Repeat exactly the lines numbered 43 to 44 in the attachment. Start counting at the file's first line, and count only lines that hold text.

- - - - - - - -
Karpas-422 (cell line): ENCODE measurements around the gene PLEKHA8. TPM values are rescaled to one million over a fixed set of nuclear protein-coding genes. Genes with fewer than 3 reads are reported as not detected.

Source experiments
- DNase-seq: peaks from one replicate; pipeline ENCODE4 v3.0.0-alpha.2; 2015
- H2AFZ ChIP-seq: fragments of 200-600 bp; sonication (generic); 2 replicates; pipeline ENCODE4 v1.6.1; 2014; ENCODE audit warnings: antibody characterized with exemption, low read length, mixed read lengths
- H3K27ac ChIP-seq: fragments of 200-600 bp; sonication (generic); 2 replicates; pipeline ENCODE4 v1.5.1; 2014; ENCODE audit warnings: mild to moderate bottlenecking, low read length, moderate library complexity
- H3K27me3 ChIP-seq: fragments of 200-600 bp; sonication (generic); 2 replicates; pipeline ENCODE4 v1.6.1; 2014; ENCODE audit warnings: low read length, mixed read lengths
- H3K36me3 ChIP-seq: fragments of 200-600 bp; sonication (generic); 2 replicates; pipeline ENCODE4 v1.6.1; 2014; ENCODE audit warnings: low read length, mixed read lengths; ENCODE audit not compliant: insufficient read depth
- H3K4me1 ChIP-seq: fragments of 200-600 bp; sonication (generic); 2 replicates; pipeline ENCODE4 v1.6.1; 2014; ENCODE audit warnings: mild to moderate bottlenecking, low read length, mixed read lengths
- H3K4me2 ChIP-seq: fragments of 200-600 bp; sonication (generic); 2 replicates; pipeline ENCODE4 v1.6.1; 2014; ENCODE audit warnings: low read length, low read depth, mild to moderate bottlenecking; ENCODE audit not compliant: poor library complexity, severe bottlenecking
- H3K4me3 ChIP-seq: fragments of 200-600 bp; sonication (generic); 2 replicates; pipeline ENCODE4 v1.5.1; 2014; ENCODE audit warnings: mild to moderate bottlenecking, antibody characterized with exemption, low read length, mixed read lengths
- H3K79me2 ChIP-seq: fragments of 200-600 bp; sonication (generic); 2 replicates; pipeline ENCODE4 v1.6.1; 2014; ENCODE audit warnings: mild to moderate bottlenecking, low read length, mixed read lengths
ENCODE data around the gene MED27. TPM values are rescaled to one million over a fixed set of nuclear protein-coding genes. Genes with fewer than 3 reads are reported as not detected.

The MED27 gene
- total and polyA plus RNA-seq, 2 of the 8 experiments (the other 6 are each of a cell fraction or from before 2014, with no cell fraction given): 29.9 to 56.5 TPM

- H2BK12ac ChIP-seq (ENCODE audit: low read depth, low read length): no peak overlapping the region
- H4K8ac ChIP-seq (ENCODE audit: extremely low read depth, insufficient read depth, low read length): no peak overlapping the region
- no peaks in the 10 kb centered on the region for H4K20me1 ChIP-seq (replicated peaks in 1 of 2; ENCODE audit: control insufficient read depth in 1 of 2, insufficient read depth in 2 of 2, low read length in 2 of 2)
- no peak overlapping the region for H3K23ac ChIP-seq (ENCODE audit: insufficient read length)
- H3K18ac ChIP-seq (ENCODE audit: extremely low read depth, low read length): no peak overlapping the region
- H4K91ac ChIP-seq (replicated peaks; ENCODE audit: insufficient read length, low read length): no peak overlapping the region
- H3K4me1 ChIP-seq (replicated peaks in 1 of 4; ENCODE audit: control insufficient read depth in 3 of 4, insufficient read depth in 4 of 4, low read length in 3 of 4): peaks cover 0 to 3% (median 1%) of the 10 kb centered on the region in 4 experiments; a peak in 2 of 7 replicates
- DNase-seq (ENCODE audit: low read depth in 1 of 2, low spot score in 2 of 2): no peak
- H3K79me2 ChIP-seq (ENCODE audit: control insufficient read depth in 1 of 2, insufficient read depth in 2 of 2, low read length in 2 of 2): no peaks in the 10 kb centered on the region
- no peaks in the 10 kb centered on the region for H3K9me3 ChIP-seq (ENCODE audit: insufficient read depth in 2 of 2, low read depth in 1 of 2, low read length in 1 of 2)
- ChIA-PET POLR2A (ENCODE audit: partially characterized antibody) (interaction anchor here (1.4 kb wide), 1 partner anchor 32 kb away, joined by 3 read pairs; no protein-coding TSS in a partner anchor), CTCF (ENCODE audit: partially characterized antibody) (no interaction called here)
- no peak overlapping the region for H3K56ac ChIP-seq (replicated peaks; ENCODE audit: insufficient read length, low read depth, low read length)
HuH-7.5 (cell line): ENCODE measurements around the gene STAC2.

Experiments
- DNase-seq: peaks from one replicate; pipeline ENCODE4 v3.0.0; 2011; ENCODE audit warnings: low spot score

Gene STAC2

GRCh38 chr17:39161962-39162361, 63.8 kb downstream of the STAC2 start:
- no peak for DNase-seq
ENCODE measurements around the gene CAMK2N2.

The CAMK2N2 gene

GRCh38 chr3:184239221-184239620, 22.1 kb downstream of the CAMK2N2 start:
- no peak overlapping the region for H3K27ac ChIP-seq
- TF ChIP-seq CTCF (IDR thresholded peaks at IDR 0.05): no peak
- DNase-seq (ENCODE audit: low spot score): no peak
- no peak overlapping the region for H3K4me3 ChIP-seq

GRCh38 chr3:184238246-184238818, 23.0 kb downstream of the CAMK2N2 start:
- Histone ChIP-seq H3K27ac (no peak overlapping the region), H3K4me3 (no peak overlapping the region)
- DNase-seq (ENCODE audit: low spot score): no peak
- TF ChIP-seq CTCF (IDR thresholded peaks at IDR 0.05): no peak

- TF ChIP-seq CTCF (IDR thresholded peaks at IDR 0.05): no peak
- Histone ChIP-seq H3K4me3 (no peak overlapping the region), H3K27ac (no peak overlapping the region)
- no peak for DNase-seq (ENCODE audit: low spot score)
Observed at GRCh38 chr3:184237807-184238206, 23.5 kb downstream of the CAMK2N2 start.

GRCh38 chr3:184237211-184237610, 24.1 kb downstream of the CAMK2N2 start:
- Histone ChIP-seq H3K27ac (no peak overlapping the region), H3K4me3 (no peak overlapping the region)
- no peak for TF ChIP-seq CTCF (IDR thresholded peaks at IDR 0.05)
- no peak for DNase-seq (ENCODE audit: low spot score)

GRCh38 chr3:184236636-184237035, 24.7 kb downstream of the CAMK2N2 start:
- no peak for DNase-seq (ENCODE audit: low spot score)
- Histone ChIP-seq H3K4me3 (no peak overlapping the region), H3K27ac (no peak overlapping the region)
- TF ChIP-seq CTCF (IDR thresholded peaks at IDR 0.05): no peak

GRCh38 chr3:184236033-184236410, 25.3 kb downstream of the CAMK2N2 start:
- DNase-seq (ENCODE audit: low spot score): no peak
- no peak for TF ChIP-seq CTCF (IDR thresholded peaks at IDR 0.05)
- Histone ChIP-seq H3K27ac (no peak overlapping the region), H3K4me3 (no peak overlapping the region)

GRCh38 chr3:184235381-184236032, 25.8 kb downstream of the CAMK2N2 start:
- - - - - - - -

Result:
- TF ChIP-seq CTCF (IDR thresholded peaks at IDR 0.05): no peak

- TF ChIP-seq CTCF (IDR thresholded peaks at IDR 0.05): no peak